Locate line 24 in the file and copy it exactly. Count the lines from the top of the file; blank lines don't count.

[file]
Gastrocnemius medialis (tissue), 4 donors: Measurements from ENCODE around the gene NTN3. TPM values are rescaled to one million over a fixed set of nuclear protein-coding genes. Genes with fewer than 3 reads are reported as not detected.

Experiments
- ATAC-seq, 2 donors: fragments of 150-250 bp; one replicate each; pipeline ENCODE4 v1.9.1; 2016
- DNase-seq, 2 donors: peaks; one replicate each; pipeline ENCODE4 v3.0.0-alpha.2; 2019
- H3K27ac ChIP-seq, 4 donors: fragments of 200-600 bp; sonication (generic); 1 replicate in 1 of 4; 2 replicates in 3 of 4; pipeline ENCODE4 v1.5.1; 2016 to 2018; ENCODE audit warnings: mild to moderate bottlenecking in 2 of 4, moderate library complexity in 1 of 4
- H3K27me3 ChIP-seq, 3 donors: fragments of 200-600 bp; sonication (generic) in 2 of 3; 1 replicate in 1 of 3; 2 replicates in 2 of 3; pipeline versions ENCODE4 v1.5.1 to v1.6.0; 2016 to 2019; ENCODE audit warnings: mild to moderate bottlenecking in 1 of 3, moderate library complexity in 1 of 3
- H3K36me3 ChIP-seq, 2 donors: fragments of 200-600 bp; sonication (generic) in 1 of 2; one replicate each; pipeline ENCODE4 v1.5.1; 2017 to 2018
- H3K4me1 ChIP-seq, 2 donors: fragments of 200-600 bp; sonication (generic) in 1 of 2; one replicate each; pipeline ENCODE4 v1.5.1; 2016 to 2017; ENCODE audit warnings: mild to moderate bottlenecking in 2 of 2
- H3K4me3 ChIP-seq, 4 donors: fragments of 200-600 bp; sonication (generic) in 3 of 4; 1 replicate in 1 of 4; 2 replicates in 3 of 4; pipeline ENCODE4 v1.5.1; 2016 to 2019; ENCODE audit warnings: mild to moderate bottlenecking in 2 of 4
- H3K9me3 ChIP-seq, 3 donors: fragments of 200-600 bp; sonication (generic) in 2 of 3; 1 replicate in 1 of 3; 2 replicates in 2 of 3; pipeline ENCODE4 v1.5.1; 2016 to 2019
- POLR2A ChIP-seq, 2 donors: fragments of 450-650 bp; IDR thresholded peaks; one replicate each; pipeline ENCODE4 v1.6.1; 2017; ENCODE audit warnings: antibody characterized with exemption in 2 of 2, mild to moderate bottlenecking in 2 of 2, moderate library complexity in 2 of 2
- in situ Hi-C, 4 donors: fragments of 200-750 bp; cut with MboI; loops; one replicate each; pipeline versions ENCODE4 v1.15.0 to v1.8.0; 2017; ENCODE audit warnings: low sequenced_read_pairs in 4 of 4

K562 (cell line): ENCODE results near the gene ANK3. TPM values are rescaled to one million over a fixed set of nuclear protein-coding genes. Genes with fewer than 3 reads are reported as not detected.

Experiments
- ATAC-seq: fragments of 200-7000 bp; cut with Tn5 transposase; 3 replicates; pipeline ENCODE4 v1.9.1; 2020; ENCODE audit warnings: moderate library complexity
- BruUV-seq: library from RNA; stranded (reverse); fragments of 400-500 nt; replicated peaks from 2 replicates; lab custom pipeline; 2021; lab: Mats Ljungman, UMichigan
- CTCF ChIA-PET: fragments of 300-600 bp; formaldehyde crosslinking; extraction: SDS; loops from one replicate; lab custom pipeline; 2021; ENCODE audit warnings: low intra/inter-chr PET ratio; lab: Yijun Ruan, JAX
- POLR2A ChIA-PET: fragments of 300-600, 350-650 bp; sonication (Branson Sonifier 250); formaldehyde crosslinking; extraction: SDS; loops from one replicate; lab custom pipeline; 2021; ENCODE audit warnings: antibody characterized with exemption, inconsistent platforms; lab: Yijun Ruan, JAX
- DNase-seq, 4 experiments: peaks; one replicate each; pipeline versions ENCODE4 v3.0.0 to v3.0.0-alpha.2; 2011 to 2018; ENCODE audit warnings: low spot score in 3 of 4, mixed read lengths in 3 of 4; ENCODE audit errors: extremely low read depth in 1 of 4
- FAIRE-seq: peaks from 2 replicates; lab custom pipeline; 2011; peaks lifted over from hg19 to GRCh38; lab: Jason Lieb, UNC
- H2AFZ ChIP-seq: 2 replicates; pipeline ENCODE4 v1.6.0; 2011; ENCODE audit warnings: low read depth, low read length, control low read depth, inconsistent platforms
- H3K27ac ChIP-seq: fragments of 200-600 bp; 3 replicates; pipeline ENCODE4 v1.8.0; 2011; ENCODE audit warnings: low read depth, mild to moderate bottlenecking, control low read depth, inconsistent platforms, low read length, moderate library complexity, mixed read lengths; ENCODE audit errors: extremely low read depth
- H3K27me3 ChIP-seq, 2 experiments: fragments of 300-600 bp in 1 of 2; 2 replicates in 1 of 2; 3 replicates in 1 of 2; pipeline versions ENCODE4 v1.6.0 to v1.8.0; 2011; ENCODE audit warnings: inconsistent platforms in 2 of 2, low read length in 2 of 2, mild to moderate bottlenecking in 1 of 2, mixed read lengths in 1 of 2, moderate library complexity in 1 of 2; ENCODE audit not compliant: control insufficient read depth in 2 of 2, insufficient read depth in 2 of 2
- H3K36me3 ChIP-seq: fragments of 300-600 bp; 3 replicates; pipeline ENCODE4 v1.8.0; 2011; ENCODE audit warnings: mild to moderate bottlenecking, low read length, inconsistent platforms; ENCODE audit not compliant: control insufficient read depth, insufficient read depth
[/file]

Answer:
- H3K36me3 ChIP-seq: fragments of 300-600 bp; 3 replicates; pipeline ENCODE4 v1.8.0; 2011; ENCODE audit warnings: mild to moderate bottlenecking, low read length, inconsistent platforms; ENCODE audit not compliant: control insufficient read depth, insufficient read depth